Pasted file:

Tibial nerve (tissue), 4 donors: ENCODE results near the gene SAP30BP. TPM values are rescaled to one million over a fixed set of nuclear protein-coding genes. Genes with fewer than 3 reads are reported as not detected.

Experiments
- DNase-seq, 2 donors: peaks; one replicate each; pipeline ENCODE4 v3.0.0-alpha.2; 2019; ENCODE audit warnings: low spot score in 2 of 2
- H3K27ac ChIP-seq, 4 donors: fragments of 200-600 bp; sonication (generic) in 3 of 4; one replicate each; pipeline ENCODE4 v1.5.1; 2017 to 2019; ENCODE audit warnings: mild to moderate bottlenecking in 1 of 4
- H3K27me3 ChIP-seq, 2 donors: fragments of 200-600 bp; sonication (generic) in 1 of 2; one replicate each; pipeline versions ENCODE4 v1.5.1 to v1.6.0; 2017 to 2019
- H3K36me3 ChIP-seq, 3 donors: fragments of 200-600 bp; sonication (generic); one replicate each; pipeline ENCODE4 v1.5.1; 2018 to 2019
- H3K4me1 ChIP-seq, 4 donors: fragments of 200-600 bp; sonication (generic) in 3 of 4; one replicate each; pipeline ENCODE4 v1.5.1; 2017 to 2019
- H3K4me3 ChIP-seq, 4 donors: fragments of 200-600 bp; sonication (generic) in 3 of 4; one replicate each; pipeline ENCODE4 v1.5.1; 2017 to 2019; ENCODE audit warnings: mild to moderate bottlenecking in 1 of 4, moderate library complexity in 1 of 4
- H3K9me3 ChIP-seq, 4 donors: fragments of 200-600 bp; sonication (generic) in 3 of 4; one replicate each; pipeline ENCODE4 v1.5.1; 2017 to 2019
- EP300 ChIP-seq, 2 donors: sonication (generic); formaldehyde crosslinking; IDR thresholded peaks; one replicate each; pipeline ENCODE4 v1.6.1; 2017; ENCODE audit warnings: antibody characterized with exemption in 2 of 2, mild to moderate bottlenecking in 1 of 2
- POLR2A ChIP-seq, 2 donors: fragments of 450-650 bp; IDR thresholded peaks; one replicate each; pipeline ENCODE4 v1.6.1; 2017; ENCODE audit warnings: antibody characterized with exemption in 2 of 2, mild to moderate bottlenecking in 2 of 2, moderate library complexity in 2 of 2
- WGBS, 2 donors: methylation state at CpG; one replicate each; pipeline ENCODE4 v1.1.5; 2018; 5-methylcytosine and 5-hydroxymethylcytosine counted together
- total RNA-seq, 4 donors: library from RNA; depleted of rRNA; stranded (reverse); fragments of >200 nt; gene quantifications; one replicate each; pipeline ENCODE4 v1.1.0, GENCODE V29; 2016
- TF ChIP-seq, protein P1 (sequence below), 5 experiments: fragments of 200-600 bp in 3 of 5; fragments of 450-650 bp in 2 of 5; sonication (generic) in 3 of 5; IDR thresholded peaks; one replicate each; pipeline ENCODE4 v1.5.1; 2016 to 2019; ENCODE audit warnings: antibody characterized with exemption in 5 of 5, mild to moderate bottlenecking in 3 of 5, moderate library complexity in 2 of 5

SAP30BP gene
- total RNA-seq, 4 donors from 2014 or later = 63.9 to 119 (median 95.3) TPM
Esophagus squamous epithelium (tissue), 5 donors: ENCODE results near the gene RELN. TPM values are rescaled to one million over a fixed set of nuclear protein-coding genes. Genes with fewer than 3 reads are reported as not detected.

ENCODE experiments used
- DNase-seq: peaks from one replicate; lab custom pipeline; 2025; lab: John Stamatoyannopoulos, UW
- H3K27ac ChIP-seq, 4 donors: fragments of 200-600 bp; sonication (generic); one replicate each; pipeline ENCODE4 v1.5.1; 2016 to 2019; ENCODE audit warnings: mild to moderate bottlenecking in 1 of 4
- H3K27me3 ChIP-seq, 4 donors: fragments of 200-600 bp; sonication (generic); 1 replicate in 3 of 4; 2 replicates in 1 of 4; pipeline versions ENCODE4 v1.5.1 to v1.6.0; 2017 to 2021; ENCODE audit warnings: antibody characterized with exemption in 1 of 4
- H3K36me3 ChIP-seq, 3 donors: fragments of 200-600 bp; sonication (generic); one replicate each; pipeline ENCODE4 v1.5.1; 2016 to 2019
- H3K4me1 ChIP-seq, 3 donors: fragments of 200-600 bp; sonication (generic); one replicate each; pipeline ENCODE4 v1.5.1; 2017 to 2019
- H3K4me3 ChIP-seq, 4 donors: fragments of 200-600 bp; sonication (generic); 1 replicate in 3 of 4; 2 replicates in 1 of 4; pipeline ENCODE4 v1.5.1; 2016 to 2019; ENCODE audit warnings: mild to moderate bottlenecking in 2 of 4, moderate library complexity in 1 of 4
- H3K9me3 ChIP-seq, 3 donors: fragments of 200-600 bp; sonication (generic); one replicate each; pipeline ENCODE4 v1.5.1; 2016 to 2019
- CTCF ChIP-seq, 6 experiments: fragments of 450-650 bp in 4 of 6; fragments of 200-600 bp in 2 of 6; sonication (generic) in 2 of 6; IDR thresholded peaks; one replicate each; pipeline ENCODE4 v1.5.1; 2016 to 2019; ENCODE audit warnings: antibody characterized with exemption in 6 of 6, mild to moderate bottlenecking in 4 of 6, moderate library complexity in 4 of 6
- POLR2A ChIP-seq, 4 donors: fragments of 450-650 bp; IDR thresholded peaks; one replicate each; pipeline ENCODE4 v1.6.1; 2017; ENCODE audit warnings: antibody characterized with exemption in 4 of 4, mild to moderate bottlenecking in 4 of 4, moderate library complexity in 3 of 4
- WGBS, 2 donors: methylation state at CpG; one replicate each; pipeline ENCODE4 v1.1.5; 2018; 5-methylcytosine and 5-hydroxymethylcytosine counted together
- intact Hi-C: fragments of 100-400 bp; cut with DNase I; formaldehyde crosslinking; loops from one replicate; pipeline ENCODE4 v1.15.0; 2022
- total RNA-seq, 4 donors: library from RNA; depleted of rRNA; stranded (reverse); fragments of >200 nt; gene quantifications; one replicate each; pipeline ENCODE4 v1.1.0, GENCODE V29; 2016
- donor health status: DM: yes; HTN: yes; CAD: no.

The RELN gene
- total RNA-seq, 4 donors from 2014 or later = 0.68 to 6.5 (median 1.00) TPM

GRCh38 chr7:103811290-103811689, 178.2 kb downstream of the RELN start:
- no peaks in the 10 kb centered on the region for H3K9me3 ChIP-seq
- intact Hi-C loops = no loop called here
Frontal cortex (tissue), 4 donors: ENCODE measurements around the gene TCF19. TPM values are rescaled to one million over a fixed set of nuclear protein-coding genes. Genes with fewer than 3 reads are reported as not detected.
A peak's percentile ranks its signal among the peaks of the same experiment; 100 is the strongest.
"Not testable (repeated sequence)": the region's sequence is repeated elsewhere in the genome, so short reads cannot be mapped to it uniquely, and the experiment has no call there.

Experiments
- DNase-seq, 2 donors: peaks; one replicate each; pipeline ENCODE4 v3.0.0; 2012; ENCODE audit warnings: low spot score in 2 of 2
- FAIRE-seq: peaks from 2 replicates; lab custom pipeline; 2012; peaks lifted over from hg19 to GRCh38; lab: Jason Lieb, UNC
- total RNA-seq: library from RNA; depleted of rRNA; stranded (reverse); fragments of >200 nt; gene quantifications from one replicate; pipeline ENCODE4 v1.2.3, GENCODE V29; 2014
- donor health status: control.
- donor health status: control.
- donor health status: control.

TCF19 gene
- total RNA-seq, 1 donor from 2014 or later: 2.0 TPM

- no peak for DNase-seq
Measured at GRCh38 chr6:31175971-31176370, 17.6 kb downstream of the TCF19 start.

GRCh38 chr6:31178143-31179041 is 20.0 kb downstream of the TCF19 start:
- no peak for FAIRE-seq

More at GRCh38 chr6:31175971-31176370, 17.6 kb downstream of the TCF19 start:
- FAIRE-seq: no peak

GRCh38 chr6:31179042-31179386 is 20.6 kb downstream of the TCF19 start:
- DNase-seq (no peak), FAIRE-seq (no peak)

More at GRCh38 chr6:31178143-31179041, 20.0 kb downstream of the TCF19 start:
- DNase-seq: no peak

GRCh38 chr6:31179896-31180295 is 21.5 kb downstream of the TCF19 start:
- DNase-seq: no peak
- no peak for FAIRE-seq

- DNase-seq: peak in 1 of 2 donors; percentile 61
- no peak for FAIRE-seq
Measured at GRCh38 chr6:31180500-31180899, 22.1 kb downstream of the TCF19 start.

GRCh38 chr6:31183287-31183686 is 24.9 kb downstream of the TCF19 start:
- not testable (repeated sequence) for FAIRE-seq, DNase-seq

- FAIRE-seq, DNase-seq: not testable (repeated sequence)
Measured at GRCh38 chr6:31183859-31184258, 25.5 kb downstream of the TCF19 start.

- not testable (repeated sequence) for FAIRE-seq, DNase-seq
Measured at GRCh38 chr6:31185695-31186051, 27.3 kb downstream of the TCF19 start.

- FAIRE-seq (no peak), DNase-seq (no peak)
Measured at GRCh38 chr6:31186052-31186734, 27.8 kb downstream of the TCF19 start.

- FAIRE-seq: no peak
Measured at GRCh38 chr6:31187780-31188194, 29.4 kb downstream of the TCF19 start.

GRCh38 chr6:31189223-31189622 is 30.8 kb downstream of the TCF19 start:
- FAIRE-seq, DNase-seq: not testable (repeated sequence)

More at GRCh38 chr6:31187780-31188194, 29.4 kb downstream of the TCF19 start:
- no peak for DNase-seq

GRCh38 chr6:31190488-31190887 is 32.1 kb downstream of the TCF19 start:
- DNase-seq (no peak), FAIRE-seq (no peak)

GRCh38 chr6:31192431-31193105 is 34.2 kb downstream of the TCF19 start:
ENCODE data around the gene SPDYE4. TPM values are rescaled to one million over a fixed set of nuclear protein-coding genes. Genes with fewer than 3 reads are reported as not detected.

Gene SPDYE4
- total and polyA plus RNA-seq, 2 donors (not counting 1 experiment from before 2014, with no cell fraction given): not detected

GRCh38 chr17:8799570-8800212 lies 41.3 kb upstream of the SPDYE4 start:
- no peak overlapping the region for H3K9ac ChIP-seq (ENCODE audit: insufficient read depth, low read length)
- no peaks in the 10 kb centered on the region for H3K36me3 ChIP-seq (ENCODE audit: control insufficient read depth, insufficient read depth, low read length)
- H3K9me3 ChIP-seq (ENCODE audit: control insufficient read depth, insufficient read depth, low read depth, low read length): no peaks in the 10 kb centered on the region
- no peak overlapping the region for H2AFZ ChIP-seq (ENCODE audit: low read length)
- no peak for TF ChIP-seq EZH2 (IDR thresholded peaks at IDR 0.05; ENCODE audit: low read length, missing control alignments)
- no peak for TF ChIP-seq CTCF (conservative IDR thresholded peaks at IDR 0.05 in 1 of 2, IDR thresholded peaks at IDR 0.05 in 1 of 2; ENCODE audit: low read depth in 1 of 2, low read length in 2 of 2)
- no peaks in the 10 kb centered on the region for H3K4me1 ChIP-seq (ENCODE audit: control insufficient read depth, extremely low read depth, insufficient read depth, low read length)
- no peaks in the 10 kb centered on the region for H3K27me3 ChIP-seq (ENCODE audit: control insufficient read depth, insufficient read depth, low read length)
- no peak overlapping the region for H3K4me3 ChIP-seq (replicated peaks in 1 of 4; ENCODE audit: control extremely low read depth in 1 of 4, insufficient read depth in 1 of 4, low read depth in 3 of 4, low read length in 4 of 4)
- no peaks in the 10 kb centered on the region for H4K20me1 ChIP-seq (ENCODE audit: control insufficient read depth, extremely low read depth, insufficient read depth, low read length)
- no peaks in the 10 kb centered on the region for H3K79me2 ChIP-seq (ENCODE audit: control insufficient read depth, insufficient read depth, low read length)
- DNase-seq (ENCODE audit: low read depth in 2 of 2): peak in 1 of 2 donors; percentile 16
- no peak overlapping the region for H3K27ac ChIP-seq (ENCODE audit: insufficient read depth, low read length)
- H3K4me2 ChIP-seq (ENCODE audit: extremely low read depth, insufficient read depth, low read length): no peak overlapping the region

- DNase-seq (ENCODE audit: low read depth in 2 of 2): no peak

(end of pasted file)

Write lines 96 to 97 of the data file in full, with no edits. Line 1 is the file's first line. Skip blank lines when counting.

- no peaks in the 10 kb centered on the region for H3K79me2 ChIP-seq (ENCODE audit: control insufficient read depth, insufficient read depth, low read length)
- DNase-seq (ENCODE audit: low read depth in 2 of 2): peak in 1 of 2 donors; percentile 16